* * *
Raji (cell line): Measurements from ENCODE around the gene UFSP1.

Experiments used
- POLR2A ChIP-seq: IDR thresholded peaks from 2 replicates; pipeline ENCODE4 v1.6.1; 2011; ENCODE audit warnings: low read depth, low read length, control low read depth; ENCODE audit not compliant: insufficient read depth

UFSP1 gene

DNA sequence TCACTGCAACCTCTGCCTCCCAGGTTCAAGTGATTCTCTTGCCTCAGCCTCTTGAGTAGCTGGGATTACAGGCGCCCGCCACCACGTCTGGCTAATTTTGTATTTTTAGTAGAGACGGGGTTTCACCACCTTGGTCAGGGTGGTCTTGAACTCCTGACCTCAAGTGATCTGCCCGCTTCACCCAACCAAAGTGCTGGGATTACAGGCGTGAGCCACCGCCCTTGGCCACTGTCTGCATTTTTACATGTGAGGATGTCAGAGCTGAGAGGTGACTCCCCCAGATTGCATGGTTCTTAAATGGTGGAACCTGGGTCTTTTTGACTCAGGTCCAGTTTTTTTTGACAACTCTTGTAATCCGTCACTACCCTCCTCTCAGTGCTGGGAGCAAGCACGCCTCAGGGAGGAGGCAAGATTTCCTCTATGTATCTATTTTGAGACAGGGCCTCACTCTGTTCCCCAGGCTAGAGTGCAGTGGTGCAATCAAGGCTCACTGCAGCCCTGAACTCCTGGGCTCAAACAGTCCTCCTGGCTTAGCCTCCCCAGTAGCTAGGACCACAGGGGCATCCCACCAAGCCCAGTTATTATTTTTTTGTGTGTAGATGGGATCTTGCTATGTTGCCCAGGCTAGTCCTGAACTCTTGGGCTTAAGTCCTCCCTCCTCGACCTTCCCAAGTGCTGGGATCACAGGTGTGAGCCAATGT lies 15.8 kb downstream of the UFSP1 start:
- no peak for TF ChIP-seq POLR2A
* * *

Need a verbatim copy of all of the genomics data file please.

Raji (cell line): Measurements from ENCODE around the gene UFSP1.

Experiments used
- POLR2A ChIP-seq: IDR thresholded peaks from 2 replicates; pipeline ENCODE4 v1.6.1; 2011; ENCODE audit warnings: low read depth, low read length, control low read depth; ENCODE audit not compliant: insufficient read depth

UFSP1 gene

DNA sequence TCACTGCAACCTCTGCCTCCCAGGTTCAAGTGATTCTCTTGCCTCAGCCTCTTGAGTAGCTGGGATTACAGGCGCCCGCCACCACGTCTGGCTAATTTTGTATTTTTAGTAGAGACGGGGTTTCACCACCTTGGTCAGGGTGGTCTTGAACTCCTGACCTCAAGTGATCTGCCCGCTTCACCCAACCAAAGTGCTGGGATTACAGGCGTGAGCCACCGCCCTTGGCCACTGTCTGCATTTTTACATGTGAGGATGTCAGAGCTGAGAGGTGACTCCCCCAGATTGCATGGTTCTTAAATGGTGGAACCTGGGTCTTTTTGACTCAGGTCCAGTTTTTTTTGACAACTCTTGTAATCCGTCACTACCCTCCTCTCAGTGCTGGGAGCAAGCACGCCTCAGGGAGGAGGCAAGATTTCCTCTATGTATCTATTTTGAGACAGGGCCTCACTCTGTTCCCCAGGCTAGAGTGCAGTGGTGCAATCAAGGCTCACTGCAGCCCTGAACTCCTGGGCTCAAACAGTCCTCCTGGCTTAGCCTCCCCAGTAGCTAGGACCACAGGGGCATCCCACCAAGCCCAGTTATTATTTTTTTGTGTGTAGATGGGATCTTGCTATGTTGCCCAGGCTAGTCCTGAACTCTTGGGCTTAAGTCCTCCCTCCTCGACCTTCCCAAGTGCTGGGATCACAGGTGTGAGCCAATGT lies 15.8 kb downstream of the UFSP1 start:
- no peak for TF ChIP-seq POLR2A